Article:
The tragedy in Duxbury involving a mother of three accused of killing her three children has opened up a dialogue about the mental health struggles that many new mothers face.
According to the Maternal Mental Health Leadership Alliance, one in five women will experience a mental health disorder during pregnancy or in the first year following childbirth.
Boston 25 News sat down with two mothers who are included in that statistic.
Both said they felt compelled to speak up about their experiences to reach other mothers out there who are suffering in silence.
“I would liken it to being in the most dark, black hole you can even imagine,” said Julie Diminico, recalling what she experienced 32 years ago. “You’re looking for a ray of light, but you don’t see it. Not for a very, very long time.”
Diminico said the horrific reports about Lindsay Clancy allegedly strangling her three kids and attempting to commit suicide instantly brought back painful memories.
“It brought 32 years ago back to me. I’ve been emotional since the story broke,” she explained.
Diminico recalled painful thoughts of harming herself and the daughter she brought into this world.
“I was driving one day, and I realized something was seriously wrong with me,” she said. “I got off the highway with her and drove home and said to my husband, I need help. Something is really not right with me at all.”
She described many obstacles in getting help, starting with her first visit to a postpartum depression specialist.
“Within a ten-minute appointment, she handed me a script for Prozac and said take this and call me in a month,” she said.
Decades later, her daughter’s best friend would go on to experience her own struggle with postpartum mental health.
“It’s scary when you have those thoughts,” said Nicole Pelley, mother of a 6-year-old boy and a 3-year-old girl. “You don’t want to say anything to anybody because you don’t want to be judged.”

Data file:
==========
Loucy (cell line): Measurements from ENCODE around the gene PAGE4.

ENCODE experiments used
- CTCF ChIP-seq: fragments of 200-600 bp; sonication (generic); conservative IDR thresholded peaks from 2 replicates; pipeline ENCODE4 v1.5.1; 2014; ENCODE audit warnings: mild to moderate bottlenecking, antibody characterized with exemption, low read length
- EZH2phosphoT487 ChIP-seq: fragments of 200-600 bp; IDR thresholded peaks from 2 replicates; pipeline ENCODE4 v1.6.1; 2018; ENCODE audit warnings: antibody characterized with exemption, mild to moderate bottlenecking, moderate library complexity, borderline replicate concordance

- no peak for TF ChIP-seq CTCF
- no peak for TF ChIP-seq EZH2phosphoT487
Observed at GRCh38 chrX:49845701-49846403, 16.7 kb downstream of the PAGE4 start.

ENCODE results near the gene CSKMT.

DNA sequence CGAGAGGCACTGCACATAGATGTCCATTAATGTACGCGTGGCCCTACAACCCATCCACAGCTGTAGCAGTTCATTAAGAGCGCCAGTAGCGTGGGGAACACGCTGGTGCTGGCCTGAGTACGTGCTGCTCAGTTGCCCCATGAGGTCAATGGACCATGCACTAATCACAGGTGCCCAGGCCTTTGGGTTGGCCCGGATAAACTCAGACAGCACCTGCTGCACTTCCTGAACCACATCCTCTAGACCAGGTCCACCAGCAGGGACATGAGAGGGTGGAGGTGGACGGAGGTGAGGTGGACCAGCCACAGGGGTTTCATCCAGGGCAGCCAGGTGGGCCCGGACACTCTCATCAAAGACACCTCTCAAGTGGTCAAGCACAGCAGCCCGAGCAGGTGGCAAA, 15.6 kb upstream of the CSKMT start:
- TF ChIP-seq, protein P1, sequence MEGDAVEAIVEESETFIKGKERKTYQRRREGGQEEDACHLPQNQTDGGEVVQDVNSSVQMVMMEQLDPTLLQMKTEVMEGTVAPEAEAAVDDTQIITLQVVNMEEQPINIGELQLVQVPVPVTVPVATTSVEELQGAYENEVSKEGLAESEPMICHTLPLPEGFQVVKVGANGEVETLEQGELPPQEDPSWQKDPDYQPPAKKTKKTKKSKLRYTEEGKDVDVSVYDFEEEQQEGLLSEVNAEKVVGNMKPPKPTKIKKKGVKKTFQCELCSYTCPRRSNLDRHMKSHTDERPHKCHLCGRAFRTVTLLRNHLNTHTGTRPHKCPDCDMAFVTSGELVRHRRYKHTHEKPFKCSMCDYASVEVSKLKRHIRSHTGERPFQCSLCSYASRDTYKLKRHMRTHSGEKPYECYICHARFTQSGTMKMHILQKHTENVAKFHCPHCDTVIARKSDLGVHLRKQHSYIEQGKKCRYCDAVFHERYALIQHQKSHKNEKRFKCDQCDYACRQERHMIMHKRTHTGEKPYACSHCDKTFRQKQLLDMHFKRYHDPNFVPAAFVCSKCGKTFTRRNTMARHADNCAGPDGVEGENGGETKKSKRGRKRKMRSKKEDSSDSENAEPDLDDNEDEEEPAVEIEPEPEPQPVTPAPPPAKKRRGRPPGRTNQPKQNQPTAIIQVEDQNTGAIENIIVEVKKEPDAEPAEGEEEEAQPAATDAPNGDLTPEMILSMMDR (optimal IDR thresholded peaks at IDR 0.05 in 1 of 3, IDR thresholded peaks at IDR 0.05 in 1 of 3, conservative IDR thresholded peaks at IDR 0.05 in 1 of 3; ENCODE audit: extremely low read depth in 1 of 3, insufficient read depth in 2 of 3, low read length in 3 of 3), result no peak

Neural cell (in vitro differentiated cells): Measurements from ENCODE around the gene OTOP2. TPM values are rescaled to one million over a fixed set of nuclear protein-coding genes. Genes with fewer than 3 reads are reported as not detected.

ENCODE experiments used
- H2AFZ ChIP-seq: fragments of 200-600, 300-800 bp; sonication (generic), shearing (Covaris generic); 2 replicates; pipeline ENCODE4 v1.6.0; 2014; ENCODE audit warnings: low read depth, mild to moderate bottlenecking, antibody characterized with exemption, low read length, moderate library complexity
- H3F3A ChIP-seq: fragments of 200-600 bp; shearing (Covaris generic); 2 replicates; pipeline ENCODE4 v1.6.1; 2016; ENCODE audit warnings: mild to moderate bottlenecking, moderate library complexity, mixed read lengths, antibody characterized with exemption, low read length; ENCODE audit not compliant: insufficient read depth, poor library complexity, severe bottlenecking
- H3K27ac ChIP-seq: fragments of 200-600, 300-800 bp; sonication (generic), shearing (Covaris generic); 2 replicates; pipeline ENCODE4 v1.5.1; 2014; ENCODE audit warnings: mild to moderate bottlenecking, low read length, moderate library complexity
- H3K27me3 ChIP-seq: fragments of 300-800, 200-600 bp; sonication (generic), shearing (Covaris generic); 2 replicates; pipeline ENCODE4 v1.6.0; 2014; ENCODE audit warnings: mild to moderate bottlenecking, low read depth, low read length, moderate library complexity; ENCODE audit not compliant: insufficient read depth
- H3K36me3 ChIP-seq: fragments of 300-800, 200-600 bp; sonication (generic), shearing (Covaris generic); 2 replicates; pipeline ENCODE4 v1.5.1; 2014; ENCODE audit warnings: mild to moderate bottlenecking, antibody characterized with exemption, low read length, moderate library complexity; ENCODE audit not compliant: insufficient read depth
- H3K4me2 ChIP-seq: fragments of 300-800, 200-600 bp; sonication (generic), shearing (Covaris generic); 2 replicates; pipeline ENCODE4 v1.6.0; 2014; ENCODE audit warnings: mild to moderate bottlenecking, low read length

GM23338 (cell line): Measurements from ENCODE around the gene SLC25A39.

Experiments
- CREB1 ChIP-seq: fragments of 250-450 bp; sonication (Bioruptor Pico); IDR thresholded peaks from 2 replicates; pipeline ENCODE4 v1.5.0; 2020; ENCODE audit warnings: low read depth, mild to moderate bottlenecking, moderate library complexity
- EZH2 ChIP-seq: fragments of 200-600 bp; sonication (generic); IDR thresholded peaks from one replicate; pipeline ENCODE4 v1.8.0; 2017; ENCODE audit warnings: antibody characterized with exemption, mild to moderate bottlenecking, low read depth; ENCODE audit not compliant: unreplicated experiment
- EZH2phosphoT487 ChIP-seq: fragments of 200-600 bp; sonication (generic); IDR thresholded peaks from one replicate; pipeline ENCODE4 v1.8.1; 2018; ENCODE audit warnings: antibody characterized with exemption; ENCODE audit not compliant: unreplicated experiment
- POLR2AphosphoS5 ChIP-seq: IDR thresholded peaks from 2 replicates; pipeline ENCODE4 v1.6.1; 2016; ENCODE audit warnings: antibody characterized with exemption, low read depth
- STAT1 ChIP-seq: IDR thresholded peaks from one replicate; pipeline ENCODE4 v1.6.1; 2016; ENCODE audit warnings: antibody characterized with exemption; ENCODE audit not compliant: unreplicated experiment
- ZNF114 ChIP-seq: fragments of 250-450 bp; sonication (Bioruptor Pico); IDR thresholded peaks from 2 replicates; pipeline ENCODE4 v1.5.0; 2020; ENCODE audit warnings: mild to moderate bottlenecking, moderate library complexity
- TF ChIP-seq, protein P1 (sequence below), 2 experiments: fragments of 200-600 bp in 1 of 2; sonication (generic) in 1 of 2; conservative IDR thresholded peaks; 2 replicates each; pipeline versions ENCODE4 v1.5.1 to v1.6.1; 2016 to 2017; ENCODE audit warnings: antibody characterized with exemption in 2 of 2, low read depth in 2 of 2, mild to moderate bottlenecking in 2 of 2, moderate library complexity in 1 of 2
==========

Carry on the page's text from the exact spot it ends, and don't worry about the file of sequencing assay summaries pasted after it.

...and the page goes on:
Pelley, who works as a nurse, told Boston 25 News that she experienced severe postpartum depression and anxiety after the birth of her son.
She said she suffered silently for about eight months before speaking up.
“A wire goes loose in some of us. I knew what I was thinking was wrong,” said Pelley. “You catch yourself thinking things like that’s not right. I shouldn’t be angry at my baby.”
Pelley and Diminico each said they feel lucky to have made it through to the other side with the help of family support.
In the decades that separated their postpartum experiences, they feel the stigma around mental illness for new moms has not changed much.
They both believe postpartum mental health care continues to be inadequate in Massachusetts.
“If you think of how frequently we follow up with the baby, why aren’t we following up that frequently with moms?,” questioned Pelley.
Some lawmakers and advocacy groups in Massachusetts have been focused on increasing mental health screenings for new mothers in recent years.
While a woman typically has one obstetrician visit six weeks after giving birth, a baby typically has about seven visits to the pediatrician in their first year.
This is a developing story. Check back for updates as more information becomes available.
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